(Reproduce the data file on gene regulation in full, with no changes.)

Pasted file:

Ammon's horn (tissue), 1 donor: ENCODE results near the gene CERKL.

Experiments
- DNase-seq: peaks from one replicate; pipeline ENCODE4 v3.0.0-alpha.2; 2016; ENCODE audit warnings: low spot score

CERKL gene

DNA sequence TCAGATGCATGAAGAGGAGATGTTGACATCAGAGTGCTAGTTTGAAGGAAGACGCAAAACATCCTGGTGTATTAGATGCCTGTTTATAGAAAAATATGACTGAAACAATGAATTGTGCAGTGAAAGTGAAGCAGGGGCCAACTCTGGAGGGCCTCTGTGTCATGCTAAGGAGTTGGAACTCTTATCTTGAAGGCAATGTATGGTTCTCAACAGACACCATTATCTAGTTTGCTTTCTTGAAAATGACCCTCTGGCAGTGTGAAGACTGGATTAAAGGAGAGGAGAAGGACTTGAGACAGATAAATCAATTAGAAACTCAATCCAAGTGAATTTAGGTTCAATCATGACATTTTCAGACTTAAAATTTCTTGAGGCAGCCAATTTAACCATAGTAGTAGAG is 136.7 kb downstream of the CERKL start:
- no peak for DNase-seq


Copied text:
Ammon's horn (tissue), 1 donor: ENCODE results near the gene CERKL.

Experiments
- DNase-seq: peaks from one replicate; pipeline ENCODE4 v3.0.0-alpha.2; 2016; ENCODE audit warnings: low spot score

CERKL gene

DNA sequence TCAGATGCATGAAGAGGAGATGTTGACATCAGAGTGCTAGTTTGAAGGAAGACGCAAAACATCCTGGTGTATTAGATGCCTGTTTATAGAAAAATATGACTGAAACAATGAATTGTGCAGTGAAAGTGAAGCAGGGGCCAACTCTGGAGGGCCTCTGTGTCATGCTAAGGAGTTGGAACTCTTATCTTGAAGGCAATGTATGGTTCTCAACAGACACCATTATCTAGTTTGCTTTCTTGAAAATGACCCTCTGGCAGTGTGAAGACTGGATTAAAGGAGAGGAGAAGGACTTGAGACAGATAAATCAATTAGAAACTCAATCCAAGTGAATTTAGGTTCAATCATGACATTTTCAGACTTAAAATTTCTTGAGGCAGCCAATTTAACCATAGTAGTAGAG is 136.7 kb downstream of the CERKL start:
- no peak for DNase-seq